in parliament and government (http://www.cec.org.al/2004/eng/zgjedhjeKuvend.htm). Thus the community can voice its problems and make them part of the political agenda. This example shows how rules and regulations can be used to keep interests of specific groups of the society outside the political agenda. Critique to Mobilisation of bias The approach of Bachrach and Barratz, although brought a deeper analysis on the perception of issues and problems of the community, has its weak points. The criticism is for both the methodology suggested to trace nondecions, as well as for the conclusions. Bachrach and Barratz criticized Dahl for the methodology used to see how power was distributed in society. But then, they made the same mistake. They limit the method of their analysis only to empirical evidence. They limit their observation only to empirical evidence of a conflict (Lukes, 2005, 22-23). Lukes observes that they have widen the concept of interest conceptualized by Dahl who considers as interests the policy preferences exhibited by the behaviour of all citizens who are assumed to be within the political system (2005, 24). While, for Bachrach and Baratz , interests are either part of political agenda, or when not part of it, are consciously articulated and observable (2005, 24). From this, follows the second criticism of Lukes. He argues that decisions are choices consciously and intentionally made by individuals between alternatives, whereas the bias of the system can be mobilized, recreated and reinforced in ways that are neither consciously chosen nor the intended result of particular individuals choices (2005, 25). Lukes comments that the bias of the system is sustained mainly by the values, ideology, culture, structure and institutions of a certain group. Consequently, the rest of the population is not even aware that its interests are shaped by others, that its interests are structured according to the values and beliefs of the society (Lukes, 2005, 26). Therefore there is no covert conflict. The conflict apparently does not exist. It does not exist because, those whose interests are neglected and marginalized are not even aware that such has happened and as consequence the conflict is not observable. Having said this, Luke provides another definition of power. He comments: A may exercise power over B by getting him to do what he does not want to do, but he also exercises power over him by influencing, shaping or determining his very wants (2006, 27). He considers this the third dimension of power in the three-dimensional view (2005, 25), where the first is the one presented by pluralists and the second is the one presented

by Bachrach and Baratz. He comments, that the problem of both pluralists and Bachrach and Baratz in conceptualizing power is that they suppose that it shows up only in cases of conflict. Luke sees as crucial point that the most effective and insidious use of power is to prevent such conflict from arising in the first place(2005, 27). Such power shapes peoples perceptions in such a way that they agree with the actual situation, order of things and their position in life. They do so, because they see this situation as unchangeable, as natural and because they cannot perceive an alternative to this situation (2005, 28). Conclusion The paper made a brief analysis on the concept of mobilisation of bias. It explored the thoughts of scholars who have indeed contributed a lot on the issue of understanding how values and interests of the different groups of the society are represented in the public sphere and whether and how they have become part of the political agenda. The mobilisation of bias has widened the perspectives of analysing the values and interests of the different groups of the society. These values and interests are not to be observed only empirically in the in the form of key decisions taken by a community. But they could be covert, due to power exercised by the dominant groups who would like to protect the status quo and consequently their dominance in the actual political situation. Therefore, they expressed a concern that interests of various groups in society could not be represented, because of power exercised to covert conflict. Barach and Baratz introduced the concept of non-decision, which is a decision taken by those who are aware of the problems but cannot voice them because of the power exercised by those who hold it. Nonetheless, the concept cannot give the full picture of the values, interests and conflicts of society. As Lukes observed, the dominant group/class would exercise power to keep conflicts latent. People are manipulated through the dominant values and ideologies of the society where they live and consequently they dont understand that their interests are not taken in consideration. Indeed, they are not even aware that such interests exist. Therefore this paper concludes that in order to understand properly the problems and interests of the various groups of population, so that better public policies are designed, it is important to explore power in all its three dimensions. Only in this way, students of public policy will have a better understanding of the problems and needs of the society and consequently provide all embracing policies.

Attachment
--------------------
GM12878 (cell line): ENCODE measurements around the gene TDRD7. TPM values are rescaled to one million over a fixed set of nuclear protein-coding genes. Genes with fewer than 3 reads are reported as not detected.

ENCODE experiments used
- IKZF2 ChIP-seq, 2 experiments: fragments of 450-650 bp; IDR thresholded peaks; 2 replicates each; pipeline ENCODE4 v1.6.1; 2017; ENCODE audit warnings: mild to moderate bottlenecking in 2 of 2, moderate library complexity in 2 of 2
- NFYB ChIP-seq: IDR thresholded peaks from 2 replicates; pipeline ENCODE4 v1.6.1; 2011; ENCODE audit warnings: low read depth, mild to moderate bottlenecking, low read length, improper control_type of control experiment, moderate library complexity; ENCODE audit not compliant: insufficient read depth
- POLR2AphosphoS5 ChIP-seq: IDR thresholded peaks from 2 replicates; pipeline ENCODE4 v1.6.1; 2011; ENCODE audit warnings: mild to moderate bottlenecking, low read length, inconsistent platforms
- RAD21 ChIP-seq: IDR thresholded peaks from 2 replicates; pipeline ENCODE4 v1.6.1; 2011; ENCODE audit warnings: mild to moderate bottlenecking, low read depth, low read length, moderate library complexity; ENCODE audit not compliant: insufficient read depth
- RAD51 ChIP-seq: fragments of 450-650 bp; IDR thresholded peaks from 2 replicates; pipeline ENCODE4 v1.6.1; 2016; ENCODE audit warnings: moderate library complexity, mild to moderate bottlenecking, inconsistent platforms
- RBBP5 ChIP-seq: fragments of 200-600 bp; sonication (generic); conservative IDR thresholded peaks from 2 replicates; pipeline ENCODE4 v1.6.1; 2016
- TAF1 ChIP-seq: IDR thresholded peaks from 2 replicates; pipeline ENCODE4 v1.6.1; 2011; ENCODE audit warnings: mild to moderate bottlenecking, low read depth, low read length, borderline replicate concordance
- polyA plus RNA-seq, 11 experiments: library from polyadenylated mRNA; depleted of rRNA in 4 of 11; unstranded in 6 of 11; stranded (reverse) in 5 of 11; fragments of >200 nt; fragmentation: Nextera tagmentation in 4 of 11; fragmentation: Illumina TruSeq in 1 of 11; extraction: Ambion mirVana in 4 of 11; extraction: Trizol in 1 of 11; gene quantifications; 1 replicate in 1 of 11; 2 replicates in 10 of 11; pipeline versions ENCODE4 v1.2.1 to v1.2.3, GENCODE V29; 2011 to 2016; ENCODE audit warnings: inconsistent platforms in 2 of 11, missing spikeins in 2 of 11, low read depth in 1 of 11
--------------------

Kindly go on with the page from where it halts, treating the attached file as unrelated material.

Bibliography Bachrach, Peter and Baratz, Morton.S. (1962) Two faces of power, The American Political Science Review 56 (4): 947-952. Bachrach, Peter and Baratz, Morton.S. (1963) Decisions and Nondecisions: An Analytical Framework, The American Political Science Review 57 (3): 632-642. Dahl, Rober (1957) The Concept of Power, Behavioral Science, July: 201-215.

Dahl, Robert (1961) Who Governs?, New Haven: Yale University Press. Ham, Christopher and Hill, Michael (1993) The Policy Process in the Modern Capitalist State, (2nd ed.), London: Harvester Wheatsheaf. Hogwood, Brian W. and Gunn, Lewis A. (1984) Policy Analysis for the Real World, New York: Oxford University Press. Lukes, Steven (2005) Power A Radical View, (2nd ed.), UK: Palgrave. Parsons, Wayne (1995) Public Policy An introduction to the theory and practice of policy analysis, Aldershot: Eduard Elgar. Schattschneider, E.E. (1975) The Semisovereign People A realists View of Democracy in America, Hinsdale: The Dryden Press. The Central Elections Commission. Electoral Code. <http://www.cec.org.al/2004/eng/legjislacion/kodizgjedhor/Electoral%20Code.pdf> (20 Dec. 2009). The Central Elections Commission. Parliamentary Elections. <http://www.cec.org.al/2004/eng/zgjedhjeKuvend.htm> (20 Dec. 2009).